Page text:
Although APA 7th edition and the Coventry University Guide to Referencing in Harvard Style are similar styles of referencing, there are some differences between them. This page covers the main differences you are likely to encounter when switching between the two styles. Click the tabs above to learn more.
For more examples and a wider range of source types, see the APA LibGuide
APA and the Coventry University Guide to Referencing in Harvard Style are both author-date systems. There are a few small differences between them when it comes to in-text citations.
|(Shadid 2020)||(Shadid, 2020)||When your in-text citation is in brackets, add a comma between the author and date.|
|(Armstrong 2015: 3-17)||(Armstrong, 2015, pp. 3-17)||When you are referencing a specific page or pages, add p. for one page or pp. for multiple pages. Put a comma after the date instead of a colon.|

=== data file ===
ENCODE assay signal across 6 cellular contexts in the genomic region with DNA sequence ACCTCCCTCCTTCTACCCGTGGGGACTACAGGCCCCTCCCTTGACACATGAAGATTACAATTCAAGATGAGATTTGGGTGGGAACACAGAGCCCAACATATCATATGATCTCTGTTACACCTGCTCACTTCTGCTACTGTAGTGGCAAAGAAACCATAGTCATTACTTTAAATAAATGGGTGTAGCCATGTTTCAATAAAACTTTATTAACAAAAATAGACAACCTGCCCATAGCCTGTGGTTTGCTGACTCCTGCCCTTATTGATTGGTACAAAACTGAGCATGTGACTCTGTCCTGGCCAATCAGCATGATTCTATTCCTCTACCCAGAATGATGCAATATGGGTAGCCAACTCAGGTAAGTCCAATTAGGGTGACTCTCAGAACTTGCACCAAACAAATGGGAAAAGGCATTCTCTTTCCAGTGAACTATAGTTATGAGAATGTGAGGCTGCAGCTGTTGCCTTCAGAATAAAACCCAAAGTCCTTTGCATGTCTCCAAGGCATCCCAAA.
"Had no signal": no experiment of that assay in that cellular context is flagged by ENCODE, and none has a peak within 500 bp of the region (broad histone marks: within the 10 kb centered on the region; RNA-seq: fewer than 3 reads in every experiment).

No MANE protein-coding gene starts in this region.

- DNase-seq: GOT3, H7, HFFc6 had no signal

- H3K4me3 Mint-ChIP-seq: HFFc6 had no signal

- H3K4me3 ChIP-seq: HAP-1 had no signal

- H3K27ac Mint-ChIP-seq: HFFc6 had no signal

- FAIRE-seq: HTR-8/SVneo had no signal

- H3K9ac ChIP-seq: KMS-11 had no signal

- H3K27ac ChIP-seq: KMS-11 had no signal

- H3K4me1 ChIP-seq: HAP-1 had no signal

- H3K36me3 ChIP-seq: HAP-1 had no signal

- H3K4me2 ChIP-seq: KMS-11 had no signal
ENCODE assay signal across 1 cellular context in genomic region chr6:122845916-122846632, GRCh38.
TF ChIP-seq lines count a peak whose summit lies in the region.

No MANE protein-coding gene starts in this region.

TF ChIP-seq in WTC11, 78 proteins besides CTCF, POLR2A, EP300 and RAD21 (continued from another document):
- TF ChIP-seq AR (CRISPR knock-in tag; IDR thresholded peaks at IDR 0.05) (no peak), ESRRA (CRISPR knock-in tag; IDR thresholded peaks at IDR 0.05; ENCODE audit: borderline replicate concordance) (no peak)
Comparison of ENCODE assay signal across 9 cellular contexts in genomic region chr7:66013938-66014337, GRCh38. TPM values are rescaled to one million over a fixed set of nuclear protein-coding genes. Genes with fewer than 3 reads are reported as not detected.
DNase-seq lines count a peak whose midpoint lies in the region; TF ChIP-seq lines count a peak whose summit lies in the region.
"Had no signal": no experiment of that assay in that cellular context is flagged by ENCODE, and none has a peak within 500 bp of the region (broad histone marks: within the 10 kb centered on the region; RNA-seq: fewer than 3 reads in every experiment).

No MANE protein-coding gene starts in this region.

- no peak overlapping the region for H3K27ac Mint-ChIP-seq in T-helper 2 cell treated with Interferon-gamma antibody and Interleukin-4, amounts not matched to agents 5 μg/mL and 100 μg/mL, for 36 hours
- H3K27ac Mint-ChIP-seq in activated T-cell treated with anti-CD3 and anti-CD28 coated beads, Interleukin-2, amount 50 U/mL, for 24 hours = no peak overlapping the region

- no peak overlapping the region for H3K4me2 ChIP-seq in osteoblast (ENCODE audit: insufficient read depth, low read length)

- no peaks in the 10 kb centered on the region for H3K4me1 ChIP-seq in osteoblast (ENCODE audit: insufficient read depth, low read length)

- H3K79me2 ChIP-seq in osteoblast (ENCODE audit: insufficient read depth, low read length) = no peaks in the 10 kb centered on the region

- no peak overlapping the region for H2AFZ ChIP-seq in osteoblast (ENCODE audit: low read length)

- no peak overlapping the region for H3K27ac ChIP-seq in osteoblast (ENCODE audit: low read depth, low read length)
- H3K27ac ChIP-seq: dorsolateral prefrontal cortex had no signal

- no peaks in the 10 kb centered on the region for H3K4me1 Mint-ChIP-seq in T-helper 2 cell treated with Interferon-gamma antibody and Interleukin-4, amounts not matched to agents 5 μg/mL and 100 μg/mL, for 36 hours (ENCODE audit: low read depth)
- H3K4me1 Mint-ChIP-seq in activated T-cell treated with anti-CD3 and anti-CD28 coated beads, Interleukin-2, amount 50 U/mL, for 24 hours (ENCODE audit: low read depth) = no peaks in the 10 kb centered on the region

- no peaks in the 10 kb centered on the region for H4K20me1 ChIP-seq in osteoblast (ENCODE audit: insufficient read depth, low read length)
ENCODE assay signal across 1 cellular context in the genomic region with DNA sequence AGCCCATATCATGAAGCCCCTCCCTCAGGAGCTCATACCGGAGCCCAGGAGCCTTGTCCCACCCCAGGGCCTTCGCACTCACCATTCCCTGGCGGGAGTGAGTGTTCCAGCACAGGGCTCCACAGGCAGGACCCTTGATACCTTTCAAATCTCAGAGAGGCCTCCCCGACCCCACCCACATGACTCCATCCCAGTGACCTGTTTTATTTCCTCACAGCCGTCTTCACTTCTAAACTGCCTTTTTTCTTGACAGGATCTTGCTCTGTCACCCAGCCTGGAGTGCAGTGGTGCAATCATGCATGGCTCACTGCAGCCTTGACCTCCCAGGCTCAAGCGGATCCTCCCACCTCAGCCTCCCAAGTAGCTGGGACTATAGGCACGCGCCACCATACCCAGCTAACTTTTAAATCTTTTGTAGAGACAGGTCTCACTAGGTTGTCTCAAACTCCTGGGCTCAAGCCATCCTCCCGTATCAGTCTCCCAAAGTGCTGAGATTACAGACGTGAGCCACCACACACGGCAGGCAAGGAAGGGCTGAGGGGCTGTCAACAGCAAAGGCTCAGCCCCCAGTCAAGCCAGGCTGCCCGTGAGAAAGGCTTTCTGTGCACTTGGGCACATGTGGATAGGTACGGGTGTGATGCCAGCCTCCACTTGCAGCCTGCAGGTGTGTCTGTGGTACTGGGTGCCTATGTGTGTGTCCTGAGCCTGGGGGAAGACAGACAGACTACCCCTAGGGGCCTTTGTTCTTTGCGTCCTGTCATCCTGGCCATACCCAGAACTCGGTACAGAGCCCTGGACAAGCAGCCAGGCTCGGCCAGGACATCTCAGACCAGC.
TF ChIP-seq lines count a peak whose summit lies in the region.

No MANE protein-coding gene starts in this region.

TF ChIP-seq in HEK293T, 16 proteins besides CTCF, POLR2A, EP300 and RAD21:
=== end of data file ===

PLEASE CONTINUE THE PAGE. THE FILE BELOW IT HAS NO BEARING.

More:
|Suliman (2018) claims...||Suliman (2018) claims...||When the author's name is in your sentence, there is no difference between Harvard and APA.|
|Soto (2018: 598) argues that '...'||Soto (2018) argues that '...' (p.598).||When the author's name is in your sentence and you are including a page number, the page number should normally go in brackets after the quotation or paraphrase.|
|(Salas and D'Agnostino 2020)||(Salas & D'Agnostino, 2020) but Salas and D'Agnostino (2020)||When your in-text citation is in brackets, use an ampersand (&) to separate two authors' names. If the authors' names are in your sentence, you should still type out the word 'and' in full.|
|(Kapoor, Bloom, and Montez 2017)||(Kapoor et al., 2017)||In APA, if a source has more than two authors you only need to give the first one followed by 'et al.'. This is different to Harvard, which only allows et al. when there are more than three authors.|
Below are examples of the most common types of references you are likely to write. For more extensive guidance, see the APA LibGuide.
For more information about referencing at Coventry University Group: